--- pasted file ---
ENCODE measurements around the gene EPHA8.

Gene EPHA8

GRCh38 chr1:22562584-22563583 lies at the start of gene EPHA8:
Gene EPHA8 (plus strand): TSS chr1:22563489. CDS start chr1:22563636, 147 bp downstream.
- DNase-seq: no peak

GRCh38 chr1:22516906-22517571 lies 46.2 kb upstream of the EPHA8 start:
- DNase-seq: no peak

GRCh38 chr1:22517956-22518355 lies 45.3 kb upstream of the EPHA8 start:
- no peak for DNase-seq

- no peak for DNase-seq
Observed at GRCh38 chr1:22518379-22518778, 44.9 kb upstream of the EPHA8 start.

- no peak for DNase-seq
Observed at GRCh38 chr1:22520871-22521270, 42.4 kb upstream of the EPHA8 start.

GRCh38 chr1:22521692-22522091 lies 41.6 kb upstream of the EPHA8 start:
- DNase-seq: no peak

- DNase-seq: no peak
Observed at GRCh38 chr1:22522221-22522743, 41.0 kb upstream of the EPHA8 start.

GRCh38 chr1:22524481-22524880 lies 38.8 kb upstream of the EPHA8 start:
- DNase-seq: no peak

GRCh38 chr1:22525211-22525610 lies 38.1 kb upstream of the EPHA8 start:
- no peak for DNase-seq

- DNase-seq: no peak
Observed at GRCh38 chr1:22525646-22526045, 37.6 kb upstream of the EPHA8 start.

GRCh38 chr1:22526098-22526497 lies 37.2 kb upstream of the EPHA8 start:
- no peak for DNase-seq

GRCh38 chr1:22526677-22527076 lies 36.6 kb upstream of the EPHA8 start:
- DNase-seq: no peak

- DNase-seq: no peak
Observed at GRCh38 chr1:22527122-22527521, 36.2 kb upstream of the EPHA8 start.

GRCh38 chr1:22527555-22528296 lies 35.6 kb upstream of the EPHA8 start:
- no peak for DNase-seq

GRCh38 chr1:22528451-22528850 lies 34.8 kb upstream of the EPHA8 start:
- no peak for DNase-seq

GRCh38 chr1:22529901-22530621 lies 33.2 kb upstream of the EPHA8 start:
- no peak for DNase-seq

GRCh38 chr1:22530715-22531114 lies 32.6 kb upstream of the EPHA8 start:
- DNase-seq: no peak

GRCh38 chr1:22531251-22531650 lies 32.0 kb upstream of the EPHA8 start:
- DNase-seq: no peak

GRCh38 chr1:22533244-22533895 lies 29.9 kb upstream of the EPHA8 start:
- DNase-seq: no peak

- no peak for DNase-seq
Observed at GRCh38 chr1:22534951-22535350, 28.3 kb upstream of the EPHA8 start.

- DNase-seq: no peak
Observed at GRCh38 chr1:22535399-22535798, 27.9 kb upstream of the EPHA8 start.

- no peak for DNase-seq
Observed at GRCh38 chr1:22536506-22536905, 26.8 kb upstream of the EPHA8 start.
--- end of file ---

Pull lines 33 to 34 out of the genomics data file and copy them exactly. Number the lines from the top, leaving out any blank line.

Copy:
- no peak for DNase-seq

GRCh38 chr1:22529901-22530621 lies 33.2 kb upstream of the EPHA8 start: